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Italian without Garlic?

I know it sounds odd, but I'm looking for an Italian restaurant to take guests in October. Since they moved to Florida they haven't had good Italian in awhile and requested it. However I am running into some problems. I need place that can prepare dishes without garlic, takes reservations, and preferrably in Cambridge (but willing to go to North End). Entrees <$20. Is this possible? Would Gran Gusto work?

Thanks in advance

And going along with the no garlic, do you think that Oleana or the Helmand would work?

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  1. When I go to any Italian restaurant, I always ask if they can prepare the dish with no garlic or go very light on the garlic, and they can usually accomodate. I can't stand the stuff- traumatized tastebuds long ago, a story for another time. But my point is that the special request re: no garlic should not be a major problem if you are making reservations in advance. I would think most places, especially non-chains, would be able to make a pot of sauce sans garlic for your group if they want your business. Ditto, on the request that the bread not be "garlic bread." Keep it simple, but give them ample notice on the need. BTW, I have no complaints about the Italian restaurants I have sampled around Florida...
    And good luck!

      1. re: Taralli

        Looks good. I'll have to add to my list of possibilities. I have two sets of parents to entertain in Oct, both wanting Italian. Luckily only one with limitations.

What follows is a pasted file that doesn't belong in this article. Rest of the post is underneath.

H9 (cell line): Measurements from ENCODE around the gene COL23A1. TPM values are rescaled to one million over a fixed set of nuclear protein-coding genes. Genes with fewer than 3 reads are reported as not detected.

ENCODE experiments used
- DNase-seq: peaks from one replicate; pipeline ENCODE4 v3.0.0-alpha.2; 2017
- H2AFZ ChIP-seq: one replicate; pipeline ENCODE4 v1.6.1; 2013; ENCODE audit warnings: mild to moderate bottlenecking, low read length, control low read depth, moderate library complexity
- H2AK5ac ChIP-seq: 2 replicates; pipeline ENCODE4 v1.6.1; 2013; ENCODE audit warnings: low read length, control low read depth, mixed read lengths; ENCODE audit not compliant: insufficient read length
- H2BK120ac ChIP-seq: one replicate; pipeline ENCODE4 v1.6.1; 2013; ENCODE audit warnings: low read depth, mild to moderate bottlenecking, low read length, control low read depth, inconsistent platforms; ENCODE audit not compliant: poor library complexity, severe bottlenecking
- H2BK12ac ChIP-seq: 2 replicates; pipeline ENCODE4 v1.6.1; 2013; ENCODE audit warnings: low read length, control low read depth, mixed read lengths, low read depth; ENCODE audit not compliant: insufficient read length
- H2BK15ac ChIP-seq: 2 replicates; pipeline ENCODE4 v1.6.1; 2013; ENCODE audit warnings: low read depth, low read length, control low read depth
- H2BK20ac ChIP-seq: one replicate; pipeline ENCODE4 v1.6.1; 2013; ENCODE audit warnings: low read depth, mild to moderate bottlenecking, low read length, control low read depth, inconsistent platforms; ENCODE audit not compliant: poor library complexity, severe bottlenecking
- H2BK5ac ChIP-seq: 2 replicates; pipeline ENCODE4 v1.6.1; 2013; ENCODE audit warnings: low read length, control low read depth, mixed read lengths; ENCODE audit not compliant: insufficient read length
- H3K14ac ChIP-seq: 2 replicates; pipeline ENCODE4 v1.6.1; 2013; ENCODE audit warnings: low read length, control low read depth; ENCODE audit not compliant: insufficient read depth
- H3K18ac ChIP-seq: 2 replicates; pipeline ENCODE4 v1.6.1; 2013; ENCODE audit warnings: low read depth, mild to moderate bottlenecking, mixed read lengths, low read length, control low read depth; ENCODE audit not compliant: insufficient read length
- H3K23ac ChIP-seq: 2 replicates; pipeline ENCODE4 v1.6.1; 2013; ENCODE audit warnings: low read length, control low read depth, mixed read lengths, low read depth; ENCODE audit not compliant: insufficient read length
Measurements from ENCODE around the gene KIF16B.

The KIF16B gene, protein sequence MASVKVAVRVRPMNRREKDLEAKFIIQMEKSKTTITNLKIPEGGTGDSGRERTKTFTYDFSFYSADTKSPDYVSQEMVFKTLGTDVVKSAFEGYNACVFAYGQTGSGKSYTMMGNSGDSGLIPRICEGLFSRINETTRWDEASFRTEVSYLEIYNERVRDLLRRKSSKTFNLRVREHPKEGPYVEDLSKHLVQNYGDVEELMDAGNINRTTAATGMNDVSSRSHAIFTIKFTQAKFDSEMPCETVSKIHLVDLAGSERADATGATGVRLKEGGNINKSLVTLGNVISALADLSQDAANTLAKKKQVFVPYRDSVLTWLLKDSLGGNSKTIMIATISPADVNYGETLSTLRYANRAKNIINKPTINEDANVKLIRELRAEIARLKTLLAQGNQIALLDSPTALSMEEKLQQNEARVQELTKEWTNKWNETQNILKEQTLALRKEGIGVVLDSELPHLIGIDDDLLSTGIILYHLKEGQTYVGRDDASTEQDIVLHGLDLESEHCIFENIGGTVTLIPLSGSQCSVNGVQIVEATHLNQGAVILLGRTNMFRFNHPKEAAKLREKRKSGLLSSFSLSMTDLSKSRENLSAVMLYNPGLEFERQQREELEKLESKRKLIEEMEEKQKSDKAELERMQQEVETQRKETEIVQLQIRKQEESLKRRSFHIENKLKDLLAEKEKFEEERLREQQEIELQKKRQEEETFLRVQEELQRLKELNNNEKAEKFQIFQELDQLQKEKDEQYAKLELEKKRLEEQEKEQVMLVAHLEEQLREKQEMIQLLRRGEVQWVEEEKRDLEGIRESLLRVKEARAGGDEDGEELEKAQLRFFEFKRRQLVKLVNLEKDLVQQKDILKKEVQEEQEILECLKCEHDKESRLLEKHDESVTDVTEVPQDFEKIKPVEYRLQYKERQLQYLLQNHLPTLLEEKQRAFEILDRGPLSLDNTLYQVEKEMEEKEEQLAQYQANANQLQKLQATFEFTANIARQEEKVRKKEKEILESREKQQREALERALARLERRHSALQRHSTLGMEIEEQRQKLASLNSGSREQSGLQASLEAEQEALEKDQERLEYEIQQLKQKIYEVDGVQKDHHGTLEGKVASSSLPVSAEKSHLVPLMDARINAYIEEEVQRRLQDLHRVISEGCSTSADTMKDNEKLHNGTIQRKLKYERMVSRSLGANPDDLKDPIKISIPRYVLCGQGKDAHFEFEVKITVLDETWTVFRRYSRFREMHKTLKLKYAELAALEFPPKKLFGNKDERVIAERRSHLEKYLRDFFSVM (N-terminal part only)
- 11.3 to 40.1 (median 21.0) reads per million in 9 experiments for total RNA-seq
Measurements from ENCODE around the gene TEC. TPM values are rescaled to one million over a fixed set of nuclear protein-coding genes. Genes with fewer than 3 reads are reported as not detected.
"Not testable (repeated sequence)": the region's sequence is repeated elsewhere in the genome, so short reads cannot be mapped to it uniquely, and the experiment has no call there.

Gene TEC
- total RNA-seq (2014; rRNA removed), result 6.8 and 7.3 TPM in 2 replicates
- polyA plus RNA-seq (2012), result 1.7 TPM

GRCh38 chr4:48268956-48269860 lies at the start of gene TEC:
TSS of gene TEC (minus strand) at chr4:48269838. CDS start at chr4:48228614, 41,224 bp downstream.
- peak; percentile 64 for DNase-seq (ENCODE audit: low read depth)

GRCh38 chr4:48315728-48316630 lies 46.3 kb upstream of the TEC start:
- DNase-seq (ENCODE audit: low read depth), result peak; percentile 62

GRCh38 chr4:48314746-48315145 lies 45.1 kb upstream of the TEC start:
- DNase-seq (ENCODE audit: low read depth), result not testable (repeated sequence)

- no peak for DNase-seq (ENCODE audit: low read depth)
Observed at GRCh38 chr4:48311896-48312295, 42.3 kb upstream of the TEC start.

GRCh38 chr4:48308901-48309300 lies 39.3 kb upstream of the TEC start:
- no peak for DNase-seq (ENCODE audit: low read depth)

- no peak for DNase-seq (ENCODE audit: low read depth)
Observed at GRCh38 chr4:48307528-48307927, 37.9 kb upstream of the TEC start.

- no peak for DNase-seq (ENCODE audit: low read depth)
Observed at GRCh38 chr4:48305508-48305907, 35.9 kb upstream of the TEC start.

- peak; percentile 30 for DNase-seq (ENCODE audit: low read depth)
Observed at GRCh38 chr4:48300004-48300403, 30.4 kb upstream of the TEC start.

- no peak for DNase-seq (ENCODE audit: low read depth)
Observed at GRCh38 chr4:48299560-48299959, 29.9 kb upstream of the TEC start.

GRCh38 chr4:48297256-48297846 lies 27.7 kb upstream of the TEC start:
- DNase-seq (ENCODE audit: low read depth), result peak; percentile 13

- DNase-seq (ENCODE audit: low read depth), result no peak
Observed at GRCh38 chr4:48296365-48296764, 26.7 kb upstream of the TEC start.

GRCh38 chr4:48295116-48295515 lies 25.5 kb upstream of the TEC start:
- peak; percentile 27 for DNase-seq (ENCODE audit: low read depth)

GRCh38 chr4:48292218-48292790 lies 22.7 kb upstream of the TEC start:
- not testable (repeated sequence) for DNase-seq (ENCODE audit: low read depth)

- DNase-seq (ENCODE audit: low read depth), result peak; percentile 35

2. Mrs. Alcachofa is not a huge fan of garlic, and she loves Gran Gusto and Grotto.

        I think as long as you stay away from the cliche-ridden spots in the North End, you'll be fine.

        3 Replies
        1. re: Alcachofa

          Thanks. I was leaning towards Gran Gusto. I have had a pleasant meal there. Just worried that since I'm dealing with a garlic allergy and not a dislike, that it might be difficult.

          1. re: viperlush

            i like Gran Gusto and would add La Morra as they seem flexible to me and likely to be attentive to an allergy, as would Erbaluce.

            1. re: teezeetoo

              Flexible is what I'm looking for. I really need to stop looking at these menus, I'm getting hungry.

        2. Americans do overdo the garlic. Marcella Hazan, the queen of Italian cooking, was interviewed on a visit to Boston a few years ago. Here's an excerpt:

          Q: What is the biggest mistake we [Americans] still make in cooking Italian food?
          A. Too much garlic! Too much ruins everything. We say in Italy that what you keep out is as important as what you put in.

          1 Reply
          1. re: BobB

            I would have thought the answer was overcooking pasta ...

          2. I wildly guess that Oleana will be tougher, since many purees and whatnot are made ahead of time. With good Italian, they'll have several dishes with ready-yet-unassembled core ingredients. On the other hand, I'd also imagine that Oleana would enthusiastically, accurately report about garlic in dishes.

            How about Olivio, in Arlington?